Are you familiar with mole verde? I've always loved mole poblano, the chocolate-based mole, and knew that there are many other types of mole -- red rojo, pumpkin seed-based pipián from the Yucatan, even a white mole made with pine nuts -- but had never tasted green mole verde from the Guanajuato region until last week. I was invited to La Cocina, the non-profit kitchen incubator, to learn how to make this regional dish at the hands of Lupe Guerrero of El Pipila, one of their charter businesses.
El Pipila is one of the businesses who will be featured at this Friday's O, Mole Night dinner at Ghirardelli Square, where some of San Francisco's top chefs, like Traci des Jardins, will be collaborating with La Cocina's female food entrepreneurs to interpret mole multiple ways. This is the kickoff event for El Mercado, a joint effort with Do415, showcasing local artisans, and closing with La Tamalada, a hands-on class where you'll learn to make four kinds of tamales. Tickets to O, Mole Night and La Tamalada are available now; El Mercado is free.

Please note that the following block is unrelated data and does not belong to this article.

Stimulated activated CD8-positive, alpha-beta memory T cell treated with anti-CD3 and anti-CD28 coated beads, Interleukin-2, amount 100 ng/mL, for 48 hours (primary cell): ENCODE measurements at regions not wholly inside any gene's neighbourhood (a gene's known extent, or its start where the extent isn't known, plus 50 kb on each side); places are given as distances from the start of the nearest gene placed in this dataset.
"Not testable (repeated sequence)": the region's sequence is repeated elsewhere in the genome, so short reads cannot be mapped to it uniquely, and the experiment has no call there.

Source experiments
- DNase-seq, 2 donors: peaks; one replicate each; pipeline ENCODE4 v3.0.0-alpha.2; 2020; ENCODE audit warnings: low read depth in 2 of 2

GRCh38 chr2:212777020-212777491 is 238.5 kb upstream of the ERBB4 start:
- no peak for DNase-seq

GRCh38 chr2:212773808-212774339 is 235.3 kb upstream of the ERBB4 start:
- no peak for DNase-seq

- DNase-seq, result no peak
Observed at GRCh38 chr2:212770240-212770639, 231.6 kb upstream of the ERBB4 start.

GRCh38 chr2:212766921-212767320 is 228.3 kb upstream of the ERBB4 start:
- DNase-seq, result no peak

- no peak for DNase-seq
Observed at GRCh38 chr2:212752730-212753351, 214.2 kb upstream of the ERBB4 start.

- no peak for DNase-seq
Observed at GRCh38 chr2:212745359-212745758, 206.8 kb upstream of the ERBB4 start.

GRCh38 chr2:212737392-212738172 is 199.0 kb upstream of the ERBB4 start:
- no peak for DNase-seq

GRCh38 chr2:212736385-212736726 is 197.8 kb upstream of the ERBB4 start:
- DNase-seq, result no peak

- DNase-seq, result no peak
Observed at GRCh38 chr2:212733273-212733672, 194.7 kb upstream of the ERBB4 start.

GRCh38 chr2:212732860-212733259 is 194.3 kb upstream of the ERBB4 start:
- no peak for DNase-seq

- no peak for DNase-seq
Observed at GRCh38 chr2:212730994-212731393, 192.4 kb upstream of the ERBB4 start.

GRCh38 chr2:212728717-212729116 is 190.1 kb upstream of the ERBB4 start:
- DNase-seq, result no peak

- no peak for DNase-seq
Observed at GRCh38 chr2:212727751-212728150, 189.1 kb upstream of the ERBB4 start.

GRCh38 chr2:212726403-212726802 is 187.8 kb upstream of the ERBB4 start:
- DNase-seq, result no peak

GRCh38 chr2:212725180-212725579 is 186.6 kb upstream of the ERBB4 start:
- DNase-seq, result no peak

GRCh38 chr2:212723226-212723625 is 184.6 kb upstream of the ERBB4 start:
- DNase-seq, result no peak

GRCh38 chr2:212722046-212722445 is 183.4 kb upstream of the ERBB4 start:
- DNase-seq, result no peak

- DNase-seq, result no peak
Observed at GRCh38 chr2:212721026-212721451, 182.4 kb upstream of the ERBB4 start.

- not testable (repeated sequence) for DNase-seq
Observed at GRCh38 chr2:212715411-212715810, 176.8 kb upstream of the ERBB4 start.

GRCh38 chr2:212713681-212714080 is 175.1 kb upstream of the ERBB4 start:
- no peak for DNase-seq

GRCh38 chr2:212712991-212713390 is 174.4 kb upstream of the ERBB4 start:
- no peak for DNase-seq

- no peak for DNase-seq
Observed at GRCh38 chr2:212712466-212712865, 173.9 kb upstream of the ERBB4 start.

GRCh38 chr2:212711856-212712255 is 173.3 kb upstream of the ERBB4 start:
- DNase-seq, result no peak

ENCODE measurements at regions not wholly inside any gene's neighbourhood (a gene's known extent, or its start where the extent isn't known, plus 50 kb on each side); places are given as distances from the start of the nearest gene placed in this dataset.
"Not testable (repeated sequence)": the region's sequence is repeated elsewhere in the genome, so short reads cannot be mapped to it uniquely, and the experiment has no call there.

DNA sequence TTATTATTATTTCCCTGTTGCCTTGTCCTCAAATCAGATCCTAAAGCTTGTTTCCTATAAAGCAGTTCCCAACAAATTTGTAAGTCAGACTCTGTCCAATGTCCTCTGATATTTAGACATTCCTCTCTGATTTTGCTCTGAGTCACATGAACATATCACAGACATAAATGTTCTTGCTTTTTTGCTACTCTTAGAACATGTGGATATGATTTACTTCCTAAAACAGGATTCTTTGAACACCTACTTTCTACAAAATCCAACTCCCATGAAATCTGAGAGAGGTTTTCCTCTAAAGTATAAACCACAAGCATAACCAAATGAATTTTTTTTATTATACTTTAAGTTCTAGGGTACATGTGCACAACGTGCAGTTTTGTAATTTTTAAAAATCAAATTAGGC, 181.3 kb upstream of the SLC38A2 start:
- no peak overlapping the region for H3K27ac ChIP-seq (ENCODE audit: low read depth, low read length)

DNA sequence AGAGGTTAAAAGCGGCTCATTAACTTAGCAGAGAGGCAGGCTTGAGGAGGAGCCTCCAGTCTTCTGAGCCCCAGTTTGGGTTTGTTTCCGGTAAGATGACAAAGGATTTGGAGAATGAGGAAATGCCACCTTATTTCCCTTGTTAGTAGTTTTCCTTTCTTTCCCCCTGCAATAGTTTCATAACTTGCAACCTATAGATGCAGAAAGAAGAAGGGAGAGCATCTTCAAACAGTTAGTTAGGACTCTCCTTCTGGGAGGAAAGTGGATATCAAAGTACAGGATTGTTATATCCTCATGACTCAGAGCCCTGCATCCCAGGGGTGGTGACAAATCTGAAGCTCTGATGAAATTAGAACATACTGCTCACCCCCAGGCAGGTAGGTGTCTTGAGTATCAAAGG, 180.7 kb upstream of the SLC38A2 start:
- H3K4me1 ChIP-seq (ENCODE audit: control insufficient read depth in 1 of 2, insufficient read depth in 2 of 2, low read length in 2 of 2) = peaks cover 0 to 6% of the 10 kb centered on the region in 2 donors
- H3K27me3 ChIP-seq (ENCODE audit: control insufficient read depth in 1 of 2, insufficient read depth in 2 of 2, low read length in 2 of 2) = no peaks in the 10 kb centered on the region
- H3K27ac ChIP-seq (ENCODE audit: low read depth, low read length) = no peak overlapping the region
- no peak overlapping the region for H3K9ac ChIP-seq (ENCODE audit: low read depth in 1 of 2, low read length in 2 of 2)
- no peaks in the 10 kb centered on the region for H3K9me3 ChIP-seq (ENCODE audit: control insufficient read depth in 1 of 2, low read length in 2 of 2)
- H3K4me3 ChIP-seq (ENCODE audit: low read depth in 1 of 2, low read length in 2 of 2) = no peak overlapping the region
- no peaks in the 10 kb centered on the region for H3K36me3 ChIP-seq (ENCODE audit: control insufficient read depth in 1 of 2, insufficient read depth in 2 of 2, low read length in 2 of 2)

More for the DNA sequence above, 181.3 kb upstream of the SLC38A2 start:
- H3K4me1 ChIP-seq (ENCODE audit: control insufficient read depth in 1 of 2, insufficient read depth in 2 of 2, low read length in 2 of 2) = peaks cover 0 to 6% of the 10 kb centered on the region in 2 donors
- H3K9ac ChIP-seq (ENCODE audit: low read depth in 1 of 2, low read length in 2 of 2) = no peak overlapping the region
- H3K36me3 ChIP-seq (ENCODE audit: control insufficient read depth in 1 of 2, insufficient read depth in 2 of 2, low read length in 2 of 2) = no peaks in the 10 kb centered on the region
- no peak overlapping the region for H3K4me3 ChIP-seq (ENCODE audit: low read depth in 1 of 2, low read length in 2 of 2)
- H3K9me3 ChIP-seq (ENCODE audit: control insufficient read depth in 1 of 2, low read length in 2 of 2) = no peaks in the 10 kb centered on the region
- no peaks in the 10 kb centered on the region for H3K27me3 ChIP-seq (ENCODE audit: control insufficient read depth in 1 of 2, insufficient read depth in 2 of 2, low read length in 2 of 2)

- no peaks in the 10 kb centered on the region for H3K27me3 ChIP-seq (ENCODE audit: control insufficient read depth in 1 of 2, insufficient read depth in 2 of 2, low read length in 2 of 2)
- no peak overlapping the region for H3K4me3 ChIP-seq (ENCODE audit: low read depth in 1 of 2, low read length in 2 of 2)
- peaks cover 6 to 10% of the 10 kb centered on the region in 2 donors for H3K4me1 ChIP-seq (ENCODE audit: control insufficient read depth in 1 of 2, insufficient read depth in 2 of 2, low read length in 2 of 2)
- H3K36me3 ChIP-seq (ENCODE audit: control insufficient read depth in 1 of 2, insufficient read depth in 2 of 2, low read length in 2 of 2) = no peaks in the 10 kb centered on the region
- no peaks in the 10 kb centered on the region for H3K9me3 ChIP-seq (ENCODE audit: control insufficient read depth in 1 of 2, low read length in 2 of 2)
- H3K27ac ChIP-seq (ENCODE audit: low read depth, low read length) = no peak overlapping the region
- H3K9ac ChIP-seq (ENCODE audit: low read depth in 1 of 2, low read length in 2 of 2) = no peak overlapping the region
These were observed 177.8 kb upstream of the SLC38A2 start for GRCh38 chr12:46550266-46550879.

Lupe was in La Cocina's kitchen with her mother and daughter, three generations of mole-making prowess. Like many other moles, this one is a mixture of herbs, spices and nuts that are pulverized into a thickened sauce. What sets mole verde apart and gives it its vibrant color are tomatillos, serrano chilies, and fresh cilantro and spearmint. The mixture includes sesame and pumpkin seeds, but somewhat unusually also peanuts.